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III. The Lambeth Conference and the Union of Churches in South India.—The most important subject connected with Church union taken up at the Lambeth Conference of 1930 was the proposed merging of Church bodies in Southern India. Before the Conference assembled, there was much expectation that a large amount of attention would be given to the general subject of Church union. A resolution was presented 951to the Archbishop of Canterbury by the Congregationalists of England, July, 1930, praying 'for the day when the differences in the way of complete fellowship shall be removed.' The preceding April the Oxford-Cheltenham Conference of evangelical Churchmen 'reiterated its conviction that the ministries of the organized non-episcopal Churches are real ministries of the Word and the sacraments' and prayed that the Lambeth Conference 'do all in its power to facilitate the scheme of Church union in India and actively promote intercommunion between the Anglican and non-episcopal communions.' King George, in a communication to the Convocation of Canterbury, pronounced ' the progress made with the promotion of Christian unity very gratifying,' and expressed the hope that the Lambeth Conference 'would contribute to a further advance.' However, no advanced action in the direction of general Church union was taken in 1930.22592259The Conference ordered negotiations resumed with the Free Churches of England and opened with the Scotch Churches.

The Scheme of Union of the Churches of South India came before the Conference by the act of the (Anglican) Church of India, Burma, and Ceylon, with the request for 'advice.' The Scheme, the result of negotiations begun 1919, contemplates the consolidation of the (Anglican) Church of India, Burma, and Ceylon, the South India United Church, and the South India Wesleyan Methodist Church. As formulated, 1929, the Scheme has the following distinctive features: 1. The adoption of episcopacy with modifications in the methods of election and administration. 2. The effectual maintenance of 'the continuity of the historic episcopate,' no particular interpretation of the historic episcopate 'being required.' 3. The validity of the ministrations of clergymen, not episcopally ordained, for at least thirty years after the declaration of the union. 4. The right of such ministers to exercise intercommunion and intercelebration with non-episcopal Churches as before the union. 5. ' The intention that eventually every minister in the united Church will be an episcopally ordained minister.' 6. The forms of worship used in the uniting Churches may be continued.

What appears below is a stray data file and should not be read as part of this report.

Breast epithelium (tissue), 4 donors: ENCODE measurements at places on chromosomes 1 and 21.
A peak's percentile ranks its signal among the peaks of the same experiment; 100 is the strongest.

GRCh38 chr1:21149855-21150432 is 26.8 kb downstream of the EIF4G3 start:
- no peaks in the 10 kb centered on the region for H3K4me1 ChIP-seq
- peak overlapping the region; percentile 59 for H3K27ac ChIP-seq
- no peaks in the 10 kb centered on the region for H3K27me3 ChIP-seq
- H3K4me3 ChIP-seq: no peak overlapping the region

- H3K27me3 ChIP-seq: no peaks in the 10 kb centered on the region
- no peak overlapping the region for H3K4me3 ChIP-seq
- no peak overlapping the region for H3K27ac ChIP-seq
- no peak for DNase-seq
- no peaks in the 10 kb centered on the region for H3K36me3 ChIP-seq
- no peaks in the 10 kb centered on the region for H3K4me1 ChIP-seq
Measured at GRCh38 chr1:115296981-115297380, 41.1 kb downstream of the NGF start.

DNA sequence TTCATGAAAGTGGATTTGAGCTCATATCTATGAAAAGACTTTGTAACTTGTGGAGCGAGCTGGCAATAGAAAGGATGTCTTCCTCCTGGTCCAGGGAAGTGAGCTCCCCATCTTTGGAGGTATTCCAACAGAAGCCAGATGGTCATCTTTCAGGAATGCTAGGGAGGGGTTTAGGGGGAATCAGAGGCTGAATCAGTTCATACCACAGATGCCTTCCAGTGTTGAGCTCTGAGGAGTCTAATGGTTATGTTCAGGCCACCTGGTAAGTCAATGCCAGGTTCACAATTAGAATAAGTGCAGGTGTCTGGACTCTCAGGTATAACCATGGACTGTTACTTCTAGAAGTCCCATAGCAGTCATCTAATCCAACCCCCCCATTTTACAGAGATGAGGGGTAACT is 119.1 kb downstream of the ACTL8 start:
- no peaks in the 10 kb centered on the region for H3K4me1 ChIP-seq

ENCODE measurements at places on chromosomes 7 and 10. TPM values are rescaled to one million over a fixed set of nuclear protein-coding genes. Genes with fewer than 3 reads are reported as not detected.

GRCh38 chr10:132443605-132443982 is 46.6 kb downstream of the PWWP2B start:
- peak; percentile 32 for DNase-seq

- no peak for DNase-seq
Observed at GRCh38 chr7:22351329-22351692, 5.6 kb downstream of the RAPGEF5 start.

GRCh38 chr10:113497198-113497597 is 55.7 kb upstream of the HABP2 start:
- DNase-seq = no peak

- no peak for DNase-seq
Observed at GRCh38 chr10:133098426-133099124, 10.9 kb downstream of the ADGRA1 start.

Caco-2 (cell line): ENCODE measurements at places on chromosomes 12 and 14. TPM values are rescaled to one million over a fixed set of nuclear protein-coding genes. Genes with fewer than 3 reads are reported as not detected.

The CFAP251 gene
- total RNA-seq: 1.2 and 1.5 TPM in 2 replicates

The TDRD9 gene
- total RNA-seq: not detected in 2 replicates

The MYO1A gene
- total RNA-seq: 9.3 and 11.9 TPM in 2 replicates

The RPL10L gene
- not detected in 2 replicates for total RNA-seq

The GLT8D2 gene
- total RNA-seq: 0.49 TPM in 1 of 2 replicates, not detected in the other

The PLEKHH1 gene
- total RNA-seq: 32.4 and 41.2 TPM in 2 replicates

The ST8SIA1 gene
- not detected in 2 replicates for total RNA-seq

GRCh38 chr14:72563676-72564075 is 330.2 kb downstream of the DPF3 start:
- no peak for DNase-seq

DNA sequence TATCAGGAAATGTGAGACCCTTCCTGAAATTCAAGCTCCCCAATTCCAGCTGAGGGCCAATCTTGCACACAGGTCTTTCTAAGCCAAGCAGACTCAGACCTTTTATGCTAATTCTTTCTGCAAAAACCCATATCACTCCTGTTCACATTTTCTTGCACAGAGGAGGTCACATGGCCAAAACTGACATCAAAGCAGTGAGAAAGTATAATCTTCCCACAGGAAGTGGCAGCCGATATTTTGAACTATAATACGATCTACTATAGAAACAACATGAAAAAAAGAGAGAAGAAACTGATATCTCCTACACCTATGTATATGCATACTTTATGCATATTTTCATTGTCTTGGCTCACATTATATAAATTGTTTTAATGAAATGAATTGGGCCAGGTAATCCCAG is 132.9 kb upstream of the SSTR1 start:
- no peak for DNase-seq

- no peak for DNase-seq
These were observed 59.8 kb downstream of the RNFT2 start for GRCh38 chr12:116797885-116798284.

The three Indian communions, when the Scheme of Union reached them from the Joint Committee, all made conditions to its acceptance. The non-episcopal bodies required that it be made plain that no theory of the episcopate should be regarded as official and that their constituencies 952should continue to have full liberty of communion with non-episcopal Churches after the lapse of the term of thirty years. On the other hand, the General Council of the Anglican body voted that, in adopting the Scheme (1) it did not commit itself to the principle of the equal validity of all ministries, while at the same time requiring from the other bodies no endorsement of any particular theory of ordi­nation; (2) that the Anglican rule for Anglican ministers in regard to the celebration of the eucharist should continue to be binding; (3) that as 'a measure of great importance, the rite of confirmation should be adopted as early as possible by the United Church.'

The position taken by the Lambeth Conference was set forth by a set of resolutions, in the Encyclical Letter sent out by the Bishops and in the Report of the Committee on the Unity of the Church, and was favorable to the inauguration of the movement. The movement the bishops pronounced a 'venture' and 'an experiment on behalf of the whole body of the Anglican Churches, made by our brethren of South India.' The Committee on the Unity of the Church—whose findings are printed in full but were not adopted by the Conference—approved the conditions proposed by the Anglican Church of India, Burma, and Ceylon, including the ultimate use of confirmation as a general practice of the united Church. The resolutions passed by the Conference gave 'its general approval to the suggestions contained in the Report of its Committee on the Unity of the Church,' and commended them to the General Synod of India, Burma, and Ceylon. They spoke of the Scheme as 'bringing together the distinctive elements of different Christian Communions, on a basis of sound doctrine and episcopal order, in a distinct Province of the Universal Church,' a province not subject to the jurisdiction of Canterbury.22602260The Anglo-Catholic party in England, through Bishop Gore as its spokesman, demands as an essential condition of the union the acceptance of the doctrine of Apostolic succession and the rite of confirmation. In the new edition of his Church and the Ministry Dr. Gore says that 'the adoption of the Scheme as it is, would go far to break up the Anglican Communion,' p. 224. See also Gore: Proposed Scheme of Union in S. India, 8 pp., London, 1930; Bell: Documents, II., 143–210, and especially the Lambeth Conference 1930, a volume of 200 pp. issued by the S. P. C. K., giving the encyclical letter of the bishops, the resolutions passed by the Conference, and the report of the Com. on the Unity of the Ch., and other reports.

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